Theme: This ARI analyses the risks and threats that international terrorism poses to countries in the Euro-Mediterranean region today. After a review of bilateral and multilateral cooperation on internal security issues in this geopolitical region, this paper provides a preliminary assessment of the Euro-Mediterranean Code of Conduct on Countering Terrorism.
Ten years after the start of what is known as the Barcelona Process, the Euro-Mediterranean region now faces the challenges of an international terrorist threat that has peaked precisely during that period. Despite the different perceptions of terrorism held by the authorities of European governments and authorities in the other countries involved in the Euro-Mediterranean partnership, the best expression of their points of agreement on the interpretation of the risks and threats of international terrorism may be found in a document such as the Euro-Mediterranean Code of Conduct on Countering Terrorism –a product of the Barcelona Summit–. Although the document refers to current multilateral initiatives and to the most institutionalised bilateral practices in certain aspects of practical cooperation, it stands as the first text to condemn all forms of terrorism, while providing non-EU Mediterranean countries with a policy framework for dealing with terrorism. Its contents and rhetoric are adapted to the European perspective, which differs from the American approach.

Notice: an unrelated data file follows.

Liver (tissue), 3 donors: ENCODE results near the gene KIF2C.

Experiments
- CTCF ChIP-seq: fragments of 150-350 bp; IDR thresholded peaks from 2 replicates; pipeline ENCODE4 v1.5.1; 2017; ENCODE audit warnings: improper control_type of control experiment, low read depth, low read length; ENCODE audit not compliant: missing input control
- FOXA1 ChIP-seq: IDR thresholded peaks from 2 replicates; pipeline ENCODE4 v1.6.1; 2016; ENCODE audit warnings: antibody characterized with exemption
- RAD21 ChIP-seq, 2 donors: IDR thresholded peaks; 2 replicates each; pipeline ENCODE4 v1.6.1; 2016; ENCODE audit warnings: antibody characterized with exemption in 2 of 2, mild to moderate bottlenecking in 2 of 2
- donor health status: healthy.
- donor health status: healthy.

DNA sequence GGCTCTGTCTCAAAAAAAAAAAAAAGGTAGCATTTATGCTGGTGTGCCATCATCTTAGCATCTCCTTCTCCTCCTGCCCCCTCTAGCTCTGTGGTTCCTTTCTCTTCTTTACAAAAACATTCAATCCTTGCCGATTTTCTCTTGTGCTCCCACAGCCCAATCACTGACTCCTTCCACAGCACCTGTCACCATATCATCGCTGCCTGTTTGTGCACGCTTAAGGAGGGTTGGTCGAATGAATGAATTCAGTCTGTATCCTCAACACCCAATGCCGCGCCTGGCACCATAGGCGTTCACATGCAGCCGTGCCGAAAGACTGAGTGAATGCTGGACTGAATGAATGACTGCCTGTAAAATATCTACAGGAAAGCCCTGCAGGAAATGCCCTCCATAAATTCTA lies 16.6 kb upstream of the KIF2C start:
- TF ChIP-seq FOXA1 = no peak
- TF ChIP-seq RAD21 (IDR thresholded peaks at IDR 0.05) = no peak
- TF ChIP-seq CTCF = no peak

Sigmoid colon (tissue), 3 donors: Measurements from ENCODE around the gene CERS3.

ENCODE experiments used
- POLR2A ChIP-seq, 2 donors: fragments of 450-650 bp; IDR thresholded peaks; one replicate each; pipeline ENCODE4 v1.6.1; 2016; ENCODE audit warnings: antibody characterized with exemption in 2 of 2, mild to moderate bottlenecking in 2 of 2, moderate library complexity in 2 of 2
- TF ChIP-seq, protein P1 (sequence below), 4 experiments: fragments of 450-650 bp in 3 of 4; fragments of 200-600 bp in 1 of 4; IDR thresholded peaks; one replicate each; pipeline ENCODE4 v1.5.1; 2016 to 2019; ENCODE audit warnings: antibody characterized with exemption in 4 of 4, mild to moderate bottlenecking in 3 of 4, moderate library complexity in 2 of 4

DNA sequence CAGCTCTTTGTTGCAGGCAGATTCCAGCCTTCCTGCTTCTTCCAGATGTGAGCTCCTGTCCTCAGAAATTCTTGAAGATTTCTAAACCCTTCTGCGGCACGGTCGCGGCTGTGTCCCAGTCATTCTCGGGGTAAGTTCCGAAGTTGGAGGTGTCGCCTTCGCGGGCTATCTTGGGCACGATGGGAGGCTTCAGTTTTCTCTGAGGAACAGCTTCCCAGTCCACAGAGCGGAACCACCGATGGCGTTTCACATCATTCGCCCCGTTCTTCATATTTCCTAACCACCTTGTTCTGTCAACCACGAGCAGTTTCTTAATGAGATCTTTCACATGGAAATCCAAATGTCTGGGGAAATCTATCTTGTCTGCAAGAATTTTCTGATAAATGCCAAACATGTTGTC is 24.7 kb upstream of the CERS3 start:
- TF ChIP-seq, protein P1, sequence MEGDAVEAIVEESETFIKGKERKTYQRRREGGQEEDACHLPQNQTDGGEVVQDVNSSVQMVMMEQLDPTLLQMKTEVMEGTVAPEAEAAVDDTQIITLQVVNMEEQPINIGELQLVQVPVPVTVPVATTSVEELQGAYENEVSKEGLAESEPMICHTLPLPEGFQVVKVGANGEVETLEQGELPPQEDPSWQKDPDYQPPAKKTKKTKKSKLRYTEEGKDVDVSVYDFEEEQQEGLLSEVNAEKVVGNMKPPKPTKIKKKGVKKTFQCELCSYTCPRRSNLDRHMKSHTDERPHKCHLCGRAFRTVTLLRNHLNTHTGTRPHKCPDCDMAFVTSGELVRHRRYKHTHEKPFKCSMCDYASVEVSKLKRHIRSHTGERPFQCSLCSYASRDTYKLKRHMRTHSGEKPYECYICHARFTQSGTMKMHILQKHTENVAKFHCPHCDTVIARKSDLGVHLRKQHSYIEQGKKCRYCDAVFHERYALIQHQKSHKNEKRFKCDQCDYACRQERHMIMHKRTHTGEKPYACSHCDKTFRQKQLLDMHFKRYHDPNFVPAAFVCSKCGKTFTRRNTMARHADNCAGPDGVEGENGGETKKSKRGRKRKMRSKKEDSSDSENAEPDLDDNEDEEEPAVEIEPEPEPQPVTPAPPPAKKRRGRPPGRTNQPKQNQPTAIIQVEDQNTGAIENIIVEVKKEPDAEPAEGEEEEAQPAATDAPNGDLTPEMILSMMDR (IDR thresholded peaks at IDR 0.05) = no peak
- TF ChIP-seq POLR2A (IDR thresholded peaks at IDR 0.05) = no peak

In the summer of 1995, shortly before November when the Euro-Mediterranean Association was created, a wave of terrorist attacks was carried out in Paris by members of the Armed Islamic Group (GIA). Al-Qaeda was providing them with financial support and also helping organise their initial structure, choosing leaders among individuals who had acquired experience in the war in Afghanistan in the eighties and supporting the propaganda activities of radical Algerian fundamentalists. Then came spectacular attacks such as those in Nairobi and Dar es Salaam in August 1998, and the mega-attacks in New York and Washington in September 2001. These were especially violent, attention-grabbing moments, but linked to a long series of terrorist acts which, though not precisely international, did have global aims and impact. What link or links can then be traced between global terrorism and the Euro-Mediterranean space? To what extent does global terrorism threaten this geopolitical region? How do the current challenges of international terrorism affect cooperation on security between countries on different shores that differ not only as societies, but also have different types of political regime and different levels of socio-economic development?